How Lab-Made "Mini-Organs" Can Treat Cystic Fibrosis
Over 1,000 individuals in the United States are diagnosed with cystic fibrosis every year. Fortunately, due to several advancements in its treatment, the life expectancy of this condition has been extended. Even though the disease cannot be prevented, researchers are focusing on new opportunities to develop a lifelong cure. One such example is lab-made “mini-organs” to treat cystic fibrosis.
Cystic fibrosis is a severe, genetic condition that affects the respiratory and digestive systems and damages the lungs, liver, intestines, and pancreas. It causes a build-up of thick, sticky mucus, leading to symptoms such as a persistent cough, shortness of breath, wheezing, stuffy sinuses, and a stuffy nose. The enzymes produced by the pancreas become blocked in the passageway due to the abnormal mucus build-up, thus hindering the absorption of nutrients in the body. This causes constipation, bloating, foul-smelling stools, and loss of appetite. The symptoms may appear in childhood, or they may not develop until puberty or even late adulthood. Depending on the individual’s health and response to treatment, the symptoms may become better or grow worse.
A single gene mutation induces cystic fibrosis; it causes the production of a protein called CFTR (cystic fibrosis transmembrane conductance regulator). This protein regulates the water and salt content in the cells that line the organs. Changes in the CFTR gene produce thick, sticky mucus, which can cause life-threatening problems if left untreated. So, early diagnosis and proper treatment are important to improve a patient’s quality of life. Although cystic fibrosis cannot be prevented, individuals with the disease or who have relatives affected by it can undergo genetic testing to determine their risk of developing the condition.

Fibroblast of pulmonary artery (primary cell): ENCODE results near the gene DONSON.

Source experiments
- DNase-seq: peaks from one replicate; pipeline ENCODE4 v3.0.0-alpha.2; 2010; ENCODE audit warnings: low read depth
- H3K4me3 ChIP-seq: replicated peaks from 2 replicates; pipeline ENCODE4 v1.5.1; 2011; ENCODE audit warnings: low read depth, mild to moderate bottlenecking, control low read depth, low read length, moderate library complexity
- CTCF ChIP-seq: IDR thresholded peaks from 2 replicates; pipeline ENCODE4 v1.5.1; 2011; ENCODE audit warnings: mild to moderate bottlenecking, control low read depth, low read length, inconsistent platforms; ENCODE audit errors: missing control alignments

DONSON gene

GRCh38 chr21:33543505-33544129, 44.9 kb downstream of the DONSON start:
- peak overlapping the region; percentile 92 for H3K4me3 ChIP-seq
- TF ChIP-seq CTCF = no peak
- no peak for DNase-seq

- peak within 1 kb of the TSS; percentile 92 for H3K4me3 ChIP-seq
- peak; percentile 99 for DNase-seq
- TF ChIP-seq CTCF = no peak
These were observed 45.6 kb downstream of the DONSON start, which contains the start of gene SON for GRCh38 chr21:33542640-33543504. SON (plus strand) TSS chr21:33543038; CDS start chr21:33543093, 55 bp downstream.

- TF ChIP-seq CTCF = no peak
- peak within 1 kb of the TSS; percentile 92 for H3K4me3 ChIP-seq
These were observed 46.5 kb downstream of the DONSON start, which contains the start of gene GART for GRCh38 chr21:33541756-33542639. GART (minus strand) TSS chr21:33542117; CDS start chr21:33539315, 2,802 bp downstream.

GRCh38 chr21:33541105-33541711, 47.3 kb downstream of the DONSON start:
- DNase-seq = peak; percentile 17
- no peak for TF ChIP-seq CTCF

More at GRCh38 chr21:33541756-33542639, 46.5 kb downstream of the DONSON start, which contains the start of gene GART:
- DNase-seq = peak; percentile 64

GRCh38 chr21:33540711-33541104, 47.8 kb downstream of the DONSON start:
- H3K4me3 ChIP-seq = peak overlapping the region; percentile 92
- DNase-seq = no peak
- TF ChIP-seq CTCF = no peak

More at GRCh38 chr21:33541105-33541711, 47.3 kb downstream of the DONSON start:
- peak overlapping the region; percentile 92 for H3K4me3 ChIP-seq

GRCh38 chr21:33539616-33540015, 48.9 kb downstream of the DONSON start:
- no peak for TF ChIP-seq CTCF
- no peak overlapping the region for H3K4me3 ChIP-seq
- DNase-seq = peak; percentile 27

In order to develop a lifelong cure, researchers are focusing on new treatment opportunities. Elsa van der Heijden, a 53-year-old woman with cystic fibrosis, experienced difficulties while breathing due to the thick mucus build-up. Doctors could not find a cure for her rare form of cystic fibrosis, so they decided to try grazing a few cells from Heijden to grow a mini replica of her large intestine in a dish. They noticed that the mini-gut had a good response to treatment, so they believed a similar result could be obtained from the large intestine. In this experiment, a mini replica of the intestine was gown in order to get to the root cause of the symptoms and determine a suitable treatment. This approach is in the early stages of experimentation in laboratories worldwide. In a laboratory in the Netherlands, mini-guts have been grown in order to identify and understand the rare mutations associated with cystic fibrosis. Different types of expensive drugs are currently being tested on them. Mini-livers in the United States, mini-kidneys in Australia, and mini-brains in England have also been created. However, these experiments are very expensive. Drugs are administered to the custom-made organs in the laboratory and researchers then observe whether the mini-organs are able to properly balance water and salt.
Heijden’s overall health has been significantly impacted by this research. She was diagnosed with cystic fibrosis during childhood, but in recent years, she has been able to regain her strength thanks to experiments like these. This approach can be used for gene therapy as well. Several patients with cystic fibrosis can continue to live long, healthy lives through such advancements. The main goal is to continue discovering new therapies in order to tackle the underlying cause of cystic fibrosis.